As we're heading toward our 50th birthday next year, we've had a look back at the history of Cambridge Audio.
Our History and Heritage
We’re so dedicated to putting sound first that in our time we’ve created many unique technologies that have been at the forefront of audio innovation to guarantee our products the purest sound.
Our first ever product, the P40 integrated amplifier went down in the history books as the first amplifier to use a toroidal transformer. This was a significant innovation and is now – because of its superior performance – a standard component inside virtually every hi-end amplifier produced by manufacturers since then.
The follow up to the P40 came only a couple of years later in 1970 with the P50. This was a much more powerful amplifier with a unique active volume control, useful for matching a variety of different input levels.
1971 saw our first foray into the world of loudspeakers with the R50 Transmission Line Speakers. These seven foot beasts used a ‘tapered labyrinth’ construction, dampened with lambs wool to reduce distortion. However, it did mean each speaker weighed over 44kg…
A new decade meant a new look and range, which was especially evident with the C75 pre amplifier and A75 power amplifier in 1984. They used high current output stages and a new, low distortion amplifier design called ‘segmented equalization’. End panels could be used to combine the C75 and A75 into a single unit. More innovation came a year later with the CD1, the world’s first 2-box CD player with the upper deck carrying the control, transport and power supply while the lower housed decoder and analogue filters. To this day it’s known as a landmark product in CD reproduction thanks to its unique design incorporating three DACs per channel and three power supply transformers.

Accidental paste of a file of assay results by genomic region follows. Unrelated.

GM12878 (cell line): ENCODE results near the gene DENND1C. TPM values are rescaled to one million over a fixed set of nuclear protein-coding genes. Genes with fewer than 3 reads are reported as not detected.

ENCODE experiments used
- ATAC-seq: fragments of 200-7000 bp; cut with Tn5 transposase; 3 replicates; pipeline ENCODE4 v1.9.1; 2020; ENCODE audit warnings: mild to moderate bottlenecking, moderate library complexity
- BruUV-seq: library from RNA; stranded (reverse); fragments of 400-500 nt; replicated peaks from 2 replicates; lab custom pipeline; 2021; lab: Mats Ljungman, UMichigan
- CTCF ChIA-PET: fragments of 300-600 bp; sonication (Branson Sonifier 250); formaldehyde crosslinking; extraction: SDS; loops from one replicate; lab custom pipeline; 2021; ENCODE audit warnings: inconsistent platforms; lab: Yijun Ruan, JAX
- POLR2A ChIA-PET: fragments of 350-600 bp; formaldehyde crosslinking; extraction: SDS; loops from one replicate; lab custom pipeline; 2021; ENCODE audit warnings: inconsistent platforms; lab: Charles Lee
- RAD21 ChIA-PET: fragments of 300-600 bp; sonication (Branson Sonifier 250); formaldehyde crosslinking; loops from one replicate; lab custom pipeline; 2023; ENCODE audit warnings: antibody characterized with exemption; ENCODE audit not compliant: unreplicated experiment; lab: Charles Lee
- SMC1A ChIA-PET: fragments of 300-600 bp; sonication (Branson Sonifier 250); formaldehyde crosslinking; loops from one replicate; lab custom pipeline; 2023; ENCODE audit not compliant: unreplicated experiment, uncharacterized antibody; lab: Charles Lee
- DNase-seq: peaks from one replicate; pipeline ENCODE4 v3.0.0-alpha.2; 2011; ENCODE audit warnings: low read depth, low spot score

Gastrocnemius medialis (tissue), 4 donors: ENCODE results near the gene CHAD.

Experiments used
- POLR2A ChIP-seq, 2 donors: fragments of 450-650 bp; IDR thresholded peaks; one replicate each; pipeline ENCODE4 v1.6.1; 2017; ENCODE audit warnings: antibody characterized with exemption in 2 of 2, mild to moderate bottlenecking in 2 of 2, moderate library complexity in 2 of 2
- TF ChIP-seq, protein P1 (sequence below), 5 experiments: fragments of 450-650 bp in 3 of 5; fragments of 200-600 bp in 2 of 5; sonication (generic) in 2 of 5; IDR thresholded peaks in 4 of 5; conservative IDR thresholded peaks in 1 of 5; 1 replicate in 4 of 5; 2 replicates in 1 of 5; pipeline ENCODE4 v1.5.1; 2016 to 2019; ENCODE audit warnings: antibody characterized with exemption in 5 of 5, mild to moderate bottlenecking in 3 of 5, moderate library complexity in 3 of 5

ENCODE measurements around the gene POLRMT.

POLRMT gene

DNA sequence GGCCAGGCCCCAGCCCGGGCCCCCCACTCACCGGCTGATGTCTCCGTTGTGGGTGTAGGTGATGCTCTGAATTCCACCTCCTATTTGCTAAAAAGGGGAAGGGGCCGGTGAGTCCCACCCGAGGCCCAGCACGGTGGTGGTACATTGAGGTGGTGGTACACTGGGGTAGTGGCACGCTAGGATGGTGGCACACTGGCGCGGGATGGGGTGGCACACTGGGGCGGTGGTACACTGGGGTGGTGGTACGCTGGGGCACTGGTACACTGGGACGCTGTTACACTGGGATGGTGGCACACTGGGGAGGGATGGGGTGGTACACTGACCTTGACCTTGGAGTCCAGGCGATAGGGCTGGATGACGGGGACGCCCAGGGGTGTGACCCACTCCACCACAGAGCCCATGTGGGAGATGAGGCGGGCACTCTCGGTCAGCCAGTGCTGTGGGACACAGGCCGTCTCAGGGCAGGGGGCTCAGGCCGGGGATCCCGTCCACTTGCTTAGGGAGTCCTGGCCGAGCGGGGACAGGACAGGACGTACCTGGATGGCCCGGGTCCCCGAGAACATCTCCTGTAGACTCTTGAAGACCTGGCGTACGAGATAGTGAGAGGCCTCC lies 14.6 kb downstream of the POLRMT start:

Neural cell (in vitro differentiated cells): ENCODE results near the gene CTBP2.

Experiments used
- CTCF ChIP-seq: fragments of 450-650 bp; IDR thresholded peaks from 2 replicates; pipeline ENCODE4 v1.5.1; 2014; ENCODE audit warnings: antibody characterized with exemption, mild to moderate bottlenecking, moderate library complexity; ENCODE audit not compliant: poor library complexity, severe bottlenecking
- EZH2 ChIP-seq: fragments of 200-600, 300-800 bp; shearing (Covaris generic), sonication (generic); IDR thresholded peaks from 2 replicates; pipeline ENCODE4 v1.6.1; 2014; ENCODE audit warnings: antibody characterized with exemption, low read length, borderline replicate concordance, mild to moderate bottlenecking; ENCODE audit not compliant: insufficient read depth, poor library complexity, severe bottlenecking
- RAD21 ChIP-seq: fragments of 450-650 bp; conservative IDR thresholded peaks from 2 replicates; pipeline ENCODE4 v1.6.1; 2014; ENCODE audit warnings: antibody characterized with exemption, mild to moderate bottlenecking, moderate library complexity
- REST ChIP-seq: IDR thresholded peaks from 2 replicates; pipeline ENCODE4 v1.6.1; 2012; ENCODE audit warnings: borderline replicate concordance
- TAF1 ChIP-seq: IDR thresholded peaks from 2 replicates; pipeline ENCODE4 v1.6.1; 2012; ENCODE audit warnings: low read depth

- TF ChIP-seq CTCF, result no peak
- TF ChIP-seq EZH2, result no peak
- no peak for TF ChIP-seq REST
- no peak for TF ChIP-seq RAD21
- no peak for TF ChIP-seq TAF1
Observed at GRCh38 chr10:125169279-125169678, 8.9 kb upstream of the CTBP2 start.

In 1995 we launched our A1 integrated amplifier which was the first product to come out of the company since it was bought in 1994 by the present owners James Johnson-Flint and Julian Richer. From the start, they were committed to the idea that Cambridge Audio should continue to create ground-breaking, original & proprietary technologies and they did exactly that with the A1. It was a huge success and one of our best selling products ever.
By 1996 Cambridge Audio had a complete digital and analogue engineering team capable of designing and developing complete products in-house. One of the first products to benefit from this was the original DacMagic digital to analogue convertor launched in 1996 to almost universal acclaim and the distinction of being our first outright What HiFi? award winner.
Another first in 1999 was with our first step into the home cinema market with the V500 Dolby digital Decoder. Since then we’ve kept on top of the market with the release of DVD, AVRs and Blu-Ray players.
The birth of the millennium also saw the birth of one of our most important product ranges, the Azur series in 2003. The Azur family began life with the 340A, 540A and 640A integrated amplifiers, along with the 340C, 540C, 640C CD players and the 640T DAM/FM tuner.
This led to our critically acclaimed Azur 840 series released in 2006, the first of our products to re-define what is meant by ‘affordable hi-fi’ whilst also enabling us to establish ourselves as serious players in the world of high-end audio. The Azur 840 series used two key technologies that we designed in-house and still use today: